Actually, if his particle system is affected by the wind, that would work for smell.

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Thanks! I didn't consider obstruction for sight., but that should be easy since I can check collisions against a wall object, and if a wall is seen, then make the object not seen.

In the little big planet game, I was able to put tags on every object along with a label (this is sorta how we do it in real life) so it actually looks like the character is seeing, hearing, touching, etc because in the little big planet game, the puppet was getting all sorts of flags for collision going off.

When he was touching the ground, a "ground" label kept going off.

Cool thing about wind is that it also looks like he is sensing real wind, because the count of particles increment how much he can smell it. If the amount of particles in the sphere reach a certain number, it is "smelled." Each particle system also has a label.

However, I need to really think about this obstruction thing more, cause I can see where things won't work. I'll post an update when I think of a way.

What does it mean that it won't "scale" well? I need to work on that too.

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Not strictly feedback, but this is very interesting, I've been thinking about something similar recently (though only for vision at the moment) and I'd be really happy to see the results you arrive to. Please do update us of your progress through this thread or a developer journal

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Good idea bacterius! I can do a developer journal. Didn't think about that.

I want it to be sort of uncanny. Right now it works surprisingly well, and actually feels more like an AI system. But now that I think of it, all of our intelligence is processed in a labeling sort of way.

I was thinking about also letting the object use the material properties of an object to describe the object. So not only can it detect the object, but form a description about it based on its material. Hmm. Getting more ideas as I type.

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What does it mean that it won't "scale" well? I need to work on that too.

It means you won't be able to use this solution to handle real-time calculations for large numbers of interactions. Like you probably wouldn't be able to have 1000 different people smelling and seeing 1000 different objects and still be generating results quickly enough to get 60+ fps. As I said, that's not really a bad thing. It is just the trade-off you are making.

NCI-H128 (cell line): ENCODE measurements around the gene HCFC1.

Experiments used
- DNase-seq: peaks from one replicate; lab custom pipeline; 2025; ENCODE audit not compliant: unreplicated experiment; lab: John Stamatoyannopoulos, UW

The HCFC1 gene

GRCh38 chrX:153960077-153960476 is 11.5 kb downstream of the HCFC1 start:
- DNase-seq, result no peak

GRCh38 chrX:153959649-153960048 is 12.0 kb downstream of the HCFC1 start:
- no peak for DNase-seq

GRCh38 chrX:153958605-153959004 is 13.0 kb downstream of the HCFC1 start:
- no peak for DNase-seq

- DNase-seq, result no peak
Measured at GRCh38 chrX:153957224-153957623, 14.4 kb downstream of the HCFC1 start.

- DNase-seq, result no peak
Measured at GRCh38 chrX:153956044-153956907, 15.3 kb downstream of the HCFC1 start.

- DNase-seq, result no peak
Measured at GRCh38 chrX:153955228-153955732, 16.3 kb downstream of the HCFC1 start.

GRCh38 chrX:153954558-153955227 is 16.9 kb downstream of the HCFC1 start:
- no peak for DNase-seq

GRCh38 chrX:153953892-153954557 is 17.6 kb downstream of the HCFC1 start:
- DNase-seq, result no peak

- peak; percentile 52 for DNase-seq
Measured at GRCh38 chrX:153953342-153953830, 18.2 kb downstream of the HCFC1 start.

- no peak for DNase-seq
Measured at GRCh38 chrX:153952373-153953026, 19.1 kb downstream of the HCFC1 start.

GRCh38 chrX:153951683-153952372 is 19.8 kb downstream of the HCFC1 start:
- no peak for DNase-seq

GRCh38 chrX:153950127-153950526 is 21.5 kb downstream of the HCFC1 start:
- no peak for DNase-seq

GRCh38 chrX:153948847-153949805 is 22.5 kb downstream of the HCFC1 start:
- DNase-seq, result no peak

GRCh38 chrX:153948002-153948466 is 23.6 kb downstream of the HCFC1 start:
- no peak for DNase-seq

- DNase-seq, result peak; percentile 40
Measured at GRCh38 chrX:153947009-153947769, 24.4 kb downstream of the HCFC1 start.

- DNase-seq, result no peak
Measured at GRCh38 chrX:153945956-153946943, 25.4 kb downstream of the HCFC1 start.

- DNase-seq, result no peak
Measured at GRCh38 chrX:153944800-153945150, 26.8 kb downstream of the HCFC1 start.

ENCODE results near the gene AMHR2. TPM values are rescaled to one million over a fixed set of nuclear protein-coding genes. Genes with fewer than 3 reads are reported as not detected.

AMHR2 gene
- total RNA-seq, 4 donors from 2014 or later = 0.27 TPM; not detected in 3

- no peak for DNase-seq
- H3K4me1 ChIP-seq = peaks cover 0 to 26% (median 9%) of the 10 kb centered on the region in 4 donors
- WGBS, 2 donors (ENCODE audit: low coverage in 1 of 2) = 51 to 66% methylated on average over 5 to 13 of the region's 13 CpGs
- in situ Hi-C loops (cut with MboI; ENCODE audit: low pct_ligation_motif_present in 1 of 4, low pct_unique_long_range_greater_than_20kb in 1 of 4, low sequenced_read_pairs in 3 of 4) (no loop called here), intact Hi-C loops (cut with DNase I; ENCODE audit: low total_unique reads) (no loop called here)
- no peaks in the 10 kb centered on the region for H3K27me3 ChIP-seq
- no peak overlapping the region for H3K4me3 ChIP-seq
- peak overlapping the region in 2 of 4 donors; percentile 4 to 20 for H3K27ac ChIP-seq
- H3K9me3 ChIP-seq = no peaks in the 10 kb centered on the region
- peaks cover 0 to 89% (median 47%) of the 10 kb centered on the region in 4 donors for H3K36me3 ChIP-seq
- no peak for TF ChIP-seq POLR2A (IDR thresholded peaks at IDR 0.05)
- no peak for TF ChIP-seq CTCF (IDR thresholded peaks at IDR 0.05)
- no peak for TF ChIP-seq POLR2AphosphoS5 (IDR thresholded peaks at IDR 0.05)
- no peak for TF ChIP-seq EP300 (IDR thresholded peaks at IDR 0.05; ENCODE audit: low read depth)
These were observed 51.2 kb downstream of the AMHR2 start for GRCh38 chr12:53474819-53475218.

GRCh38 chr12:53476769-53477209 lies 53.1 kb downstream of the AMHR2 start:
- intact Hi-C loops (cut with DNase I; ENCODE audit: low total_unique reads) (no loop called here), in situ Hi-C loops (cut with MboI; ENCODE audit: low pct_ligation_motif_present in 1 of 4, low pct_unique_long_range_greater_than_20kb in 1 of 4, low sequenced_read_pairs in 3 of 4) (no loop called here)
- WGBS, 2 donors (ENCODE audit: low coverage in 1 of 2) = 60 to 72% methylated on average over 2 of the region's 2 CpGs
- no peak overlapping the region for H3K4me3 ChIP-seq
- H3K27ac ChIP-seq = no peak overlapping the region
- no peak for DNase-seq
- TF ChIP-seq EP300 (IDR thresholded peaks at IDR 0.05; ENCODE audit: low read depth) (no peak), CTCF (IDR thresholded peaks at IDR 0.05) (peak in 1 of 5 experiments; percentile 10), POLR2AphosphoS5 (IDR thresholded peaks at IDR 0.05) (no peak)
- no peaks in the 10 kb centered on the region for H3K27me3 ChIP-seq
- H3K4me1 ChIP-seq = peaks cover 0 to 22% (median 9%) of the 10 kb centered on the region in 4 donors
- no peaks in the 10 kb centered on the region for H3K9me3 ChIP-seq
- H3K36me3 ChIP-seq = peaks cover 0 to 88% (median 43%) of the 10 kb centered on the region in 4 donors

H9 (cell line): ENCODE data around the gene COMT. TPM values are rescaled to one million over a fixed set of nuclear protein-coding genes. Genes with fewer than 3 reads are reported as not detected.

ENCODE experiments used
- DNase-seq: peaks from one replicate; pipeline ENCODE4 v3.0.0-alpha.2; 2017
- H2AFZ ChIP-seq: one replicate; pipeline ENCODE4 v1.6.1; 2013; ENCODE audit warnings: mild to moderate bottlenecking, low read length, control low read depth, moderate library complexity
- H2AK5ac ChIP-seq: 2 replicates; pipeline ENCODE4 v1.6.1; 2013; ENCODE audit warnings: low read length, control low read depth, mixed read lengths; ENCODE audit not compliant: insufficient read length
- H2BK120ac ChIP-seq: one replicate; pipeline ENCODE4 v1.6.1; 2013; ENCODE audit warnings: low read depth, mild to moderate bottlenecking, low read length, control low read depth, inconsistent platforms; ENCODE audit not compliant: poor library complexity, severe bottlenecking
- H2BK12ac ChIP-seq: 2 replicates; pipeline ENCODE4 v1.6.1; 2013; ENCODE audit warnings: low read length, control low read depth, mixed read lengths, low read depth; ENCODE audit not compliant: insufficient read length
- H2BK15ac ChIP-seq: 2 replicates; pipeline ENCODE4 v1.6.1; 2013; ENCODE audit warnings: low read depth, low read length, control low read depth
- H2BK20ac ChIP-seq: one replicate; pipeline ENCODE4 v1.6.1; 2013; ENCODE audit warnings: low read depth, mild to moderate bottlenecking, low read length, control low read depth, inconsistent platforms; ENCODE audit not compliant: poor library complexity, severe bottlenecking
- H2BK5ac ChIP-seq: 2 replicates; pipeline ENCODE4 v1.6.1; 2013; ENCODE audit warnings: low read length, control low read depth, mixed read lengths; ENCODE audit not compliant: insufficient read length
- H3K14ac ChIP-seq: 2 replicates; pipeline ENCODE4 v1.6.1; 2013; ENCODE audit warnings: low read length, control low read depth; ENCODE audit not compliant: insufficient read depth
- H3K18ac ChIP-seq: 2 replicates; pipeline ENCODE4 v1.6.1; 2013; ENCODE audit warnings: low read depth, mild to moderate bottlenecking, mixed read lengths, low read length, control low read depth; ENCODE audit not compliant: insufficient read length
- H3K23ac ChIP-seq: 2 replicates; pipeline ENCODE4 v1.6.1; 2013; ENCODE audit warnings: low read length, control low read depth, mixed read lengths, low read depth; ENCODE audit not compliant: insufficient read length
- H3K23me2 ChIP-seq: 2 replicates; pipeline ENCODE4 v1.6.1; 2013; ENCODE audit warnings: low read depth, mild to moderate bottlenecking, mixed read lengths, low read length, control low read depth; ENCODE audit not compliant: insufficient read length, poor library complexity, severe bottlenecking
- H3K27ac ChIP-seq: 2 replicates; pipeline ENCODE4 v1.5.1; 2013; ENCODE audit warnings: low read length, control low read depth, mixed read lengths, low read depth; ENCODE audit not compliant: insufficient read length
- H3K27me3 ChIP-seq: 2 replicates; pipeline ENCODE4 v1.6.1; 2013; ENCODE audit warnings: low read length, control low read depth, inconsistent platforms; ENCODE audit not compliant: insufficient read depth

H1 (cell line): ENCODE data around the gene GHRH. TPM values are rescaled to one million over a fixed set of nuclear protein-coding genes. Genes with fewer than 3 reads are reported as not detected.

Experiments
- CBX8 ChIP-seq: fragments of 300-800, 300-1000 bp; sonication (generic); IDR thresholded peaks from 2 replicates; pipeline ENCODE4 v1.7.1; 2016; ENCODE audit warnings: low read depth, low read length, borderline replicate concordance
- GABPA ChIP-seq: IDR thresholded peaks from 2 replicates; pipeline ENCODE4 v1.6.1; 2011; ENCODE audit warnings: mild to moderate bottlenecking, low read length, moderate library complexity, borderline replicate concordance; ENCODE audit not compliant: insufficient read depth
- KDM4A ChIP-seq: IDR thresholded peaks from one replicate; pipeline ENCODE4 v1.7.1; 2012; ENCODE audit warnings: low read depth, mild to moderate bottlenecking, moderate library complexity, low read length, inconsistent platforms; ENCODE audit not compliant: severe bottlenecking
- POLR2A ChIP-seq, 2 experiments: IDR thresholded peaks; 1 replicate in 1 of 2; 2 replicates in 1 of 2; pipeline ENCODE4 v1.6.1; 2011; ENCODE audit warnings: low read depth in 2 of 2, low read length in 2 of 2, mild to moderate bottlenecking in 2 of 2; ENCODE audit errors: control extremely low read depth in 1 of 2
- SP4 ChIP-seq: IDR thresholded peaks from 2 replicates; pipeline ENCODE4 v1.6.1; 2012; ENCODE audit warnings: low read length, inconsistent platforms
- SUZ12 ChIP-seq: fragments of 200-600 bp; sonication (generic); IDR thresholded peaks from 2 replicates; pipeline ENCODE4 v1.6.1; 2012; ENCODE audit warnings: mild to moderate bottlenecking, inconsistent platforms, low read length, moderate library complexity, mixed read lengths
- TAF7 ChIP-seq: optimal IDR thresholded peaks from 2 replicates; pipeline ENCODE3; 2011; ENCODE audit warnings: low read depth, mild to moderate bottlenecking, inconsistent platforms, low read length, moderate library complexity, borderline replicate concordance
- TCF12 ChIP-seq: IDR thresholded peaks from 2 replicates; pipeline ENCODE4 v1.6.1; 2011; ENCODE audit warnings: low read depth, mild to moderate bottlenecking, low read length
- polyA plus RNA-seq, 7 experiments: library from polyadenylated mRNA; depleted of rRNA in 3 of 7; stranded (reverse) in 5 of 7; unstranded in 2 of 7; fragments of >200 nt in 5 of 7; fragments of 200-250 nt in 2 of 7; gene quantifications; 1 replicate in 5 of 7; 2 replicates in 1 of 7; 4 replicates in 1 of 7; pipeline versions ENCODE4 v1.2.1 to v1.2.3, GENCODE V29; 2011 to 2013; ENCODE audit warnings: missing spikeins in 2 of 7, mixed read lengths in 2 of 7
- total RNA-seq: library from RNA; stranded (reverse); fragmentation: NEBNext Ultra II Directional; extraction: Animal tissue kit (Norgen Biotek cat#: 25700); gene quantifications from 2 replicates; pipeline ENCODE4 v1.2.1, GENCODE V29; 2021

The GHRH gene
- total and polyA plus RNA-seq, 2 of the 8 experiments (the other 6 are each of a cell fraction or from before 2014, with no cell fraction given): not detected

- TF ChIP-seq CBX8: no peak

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Oh okay. Hm, I need to ask the developer of the engine I'm using about this then. There is a feature in the engine that allows you to make objects a "ghost object." As a ghost object, thye go through other objects but can still detect collisions. I have used ghost objects in the past to check collisions.

His engine does run at a smooth 60fps for most things I have tried so far. I'll see what he'll say about the scaling. Thanks for the tip.

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What does it mean that it won't "scale" well? I need to work on that too.

It means you won't be able to use this solution to handle real-time calculations for large numbers of interactions. Like you probably wouldn't be able to have 1000 different people smelling and seeing 1000 different objects and still be generating results quickly enough to get 60+ fps. As I said, that's not really a bad thing. It is just the trade-off you are making.

The sense of smell doesn't have terribly good time resolution, so it's probably OK if you only update an agent's smelling input every couple of seconds.

Here's another idea for smell: Make it closer to reality, by having objects drop chemicals on the scene and agents pick them up. Since smell also doesn't have terribly good spacial resolution, you can divide your scene into chunks (1m x 1m square blocks, say) and keep a small array of densities in each chunk, each density corresponding to a different chemical. Objects can drop chemicals, chemicals can decay over time, they can be carried by wind... Then agents simply look at the densities in the chunk where they stand. This is a classic space-time tradeoff, where the use of the additional data structure allows you to scale linearly with the sum of the number of objects and agents, instead of their product.

How many chemicals to keep track of would depend a lot on the game. The coolest application of this to a game I can think of is dogs: detection dogs (they detect explosives, drugs and blood), rescue dogs (they can find survivors after a disaster) and tracking dogs (which can track individual people).